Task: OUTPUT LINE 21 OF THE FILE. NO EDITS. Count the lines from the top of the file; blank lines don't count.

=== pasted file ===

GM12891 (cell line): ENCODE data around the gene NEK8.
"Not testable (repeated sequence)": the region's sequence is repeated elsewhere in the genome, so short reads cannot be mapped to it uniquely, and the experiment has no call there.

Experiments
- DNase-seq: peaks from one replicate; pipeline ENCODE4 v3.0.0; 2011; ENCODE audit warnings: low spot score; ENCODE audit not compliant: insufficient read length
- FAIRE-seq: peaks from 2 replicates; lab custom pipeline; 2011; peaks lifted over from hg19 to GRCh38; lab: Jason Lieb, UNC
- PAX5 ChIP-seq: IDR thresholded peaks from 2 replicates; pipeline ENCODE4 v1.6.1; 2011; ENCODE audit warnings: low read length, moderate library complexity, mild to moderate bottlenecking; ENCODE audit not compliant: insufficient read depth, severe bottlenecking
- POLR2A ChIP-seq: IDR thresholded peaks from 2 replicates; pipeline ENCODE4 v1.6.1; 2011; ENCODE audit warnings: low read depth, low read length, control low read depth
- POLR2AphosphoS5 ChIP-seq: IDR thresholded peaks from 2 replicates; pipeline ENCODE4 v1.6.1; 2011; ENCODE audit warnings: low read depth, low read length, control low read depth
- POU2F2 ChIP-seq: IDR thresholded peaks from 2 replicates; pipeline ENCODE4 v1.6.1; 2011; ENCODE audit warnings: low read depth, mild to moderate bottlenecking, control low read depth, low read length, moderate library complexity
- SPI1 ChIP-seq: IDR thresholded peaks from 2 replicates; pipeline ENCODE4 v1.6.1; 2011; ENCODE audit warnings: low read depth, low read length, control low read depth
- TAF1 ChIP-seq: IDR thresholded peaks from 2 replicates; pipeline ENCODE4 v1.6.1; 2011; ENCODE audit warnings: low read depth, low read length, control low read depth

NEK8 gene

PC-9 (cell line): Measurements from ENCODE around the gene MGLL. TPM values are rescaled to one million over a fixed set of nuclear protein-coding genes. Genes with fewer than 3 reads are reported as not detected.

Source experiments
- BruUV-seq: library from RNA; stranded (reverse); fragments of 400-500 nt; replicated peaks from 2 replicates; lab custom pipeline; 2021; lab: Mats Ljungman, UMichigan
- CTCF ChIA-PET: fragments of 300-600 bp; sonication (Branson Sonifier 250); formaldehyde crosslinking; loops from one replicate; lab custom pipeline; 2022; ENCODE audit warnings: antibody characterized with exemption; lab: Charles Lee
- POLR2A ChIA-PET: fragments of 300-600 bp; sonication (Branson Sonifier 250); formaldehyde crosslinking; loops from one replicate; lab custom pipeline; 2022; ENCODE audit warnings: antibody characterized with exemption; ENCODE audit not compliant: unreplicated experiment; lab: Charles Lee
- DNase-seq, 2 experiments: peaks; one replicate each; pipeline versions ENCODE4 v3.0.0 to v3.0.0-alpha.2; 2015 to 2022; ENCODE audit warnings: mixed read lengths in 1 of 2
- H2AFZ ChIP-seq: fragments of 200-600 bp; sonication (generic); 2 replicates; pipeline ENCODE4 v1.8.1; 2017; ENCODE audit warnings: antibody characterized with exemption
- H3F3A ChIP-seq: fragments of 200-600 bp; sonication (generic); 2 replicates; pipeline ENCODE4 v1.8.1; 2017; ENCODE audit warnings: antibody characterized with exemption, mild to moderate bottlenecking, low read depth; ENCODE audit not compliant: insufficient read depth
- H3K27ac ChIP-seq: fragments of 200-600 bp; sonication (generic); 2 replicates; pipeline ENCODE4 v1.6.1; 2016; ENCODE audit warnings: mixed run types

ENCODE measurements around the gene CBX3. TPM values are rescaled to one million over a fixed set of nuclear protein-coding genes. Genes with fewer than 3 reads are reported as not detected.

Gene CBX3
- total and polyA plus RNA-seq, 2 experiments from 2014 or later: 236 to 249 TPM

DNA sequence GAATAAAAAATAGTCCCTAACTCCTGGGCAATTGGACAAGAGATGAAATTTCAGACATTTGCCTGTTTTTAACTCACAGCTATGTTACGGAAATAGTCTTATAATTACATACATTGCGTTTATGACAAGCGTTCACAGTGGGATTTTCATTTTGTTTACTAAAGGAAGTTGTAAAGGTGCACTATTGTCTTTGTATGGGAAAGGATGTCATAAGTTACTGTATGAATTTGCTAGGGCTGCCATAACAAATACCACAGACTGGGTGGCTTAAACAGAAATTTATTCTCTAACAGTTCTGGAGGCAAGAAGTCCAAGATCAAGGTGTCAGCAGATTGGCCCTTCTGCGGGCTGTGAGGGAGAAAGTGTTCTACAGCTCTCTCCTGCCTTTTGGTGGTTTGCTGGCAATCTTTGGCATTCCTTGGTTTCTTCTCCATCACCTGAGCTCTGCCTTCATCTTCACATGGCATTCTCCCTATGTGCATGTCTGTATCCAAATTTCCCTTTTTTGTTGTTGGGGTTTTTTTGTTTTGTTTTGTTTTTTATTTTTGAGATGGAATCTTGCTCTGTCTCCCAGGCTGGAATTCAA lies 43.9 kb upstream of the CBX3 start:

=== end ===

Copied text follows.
- H3K27ac ChIP-seq: fragments of 200-600 bp; sonication (generic); 2 replicates; pipeline ENCODE4 v1.6.1; 2016; ENCODE audit warnings: mixed run types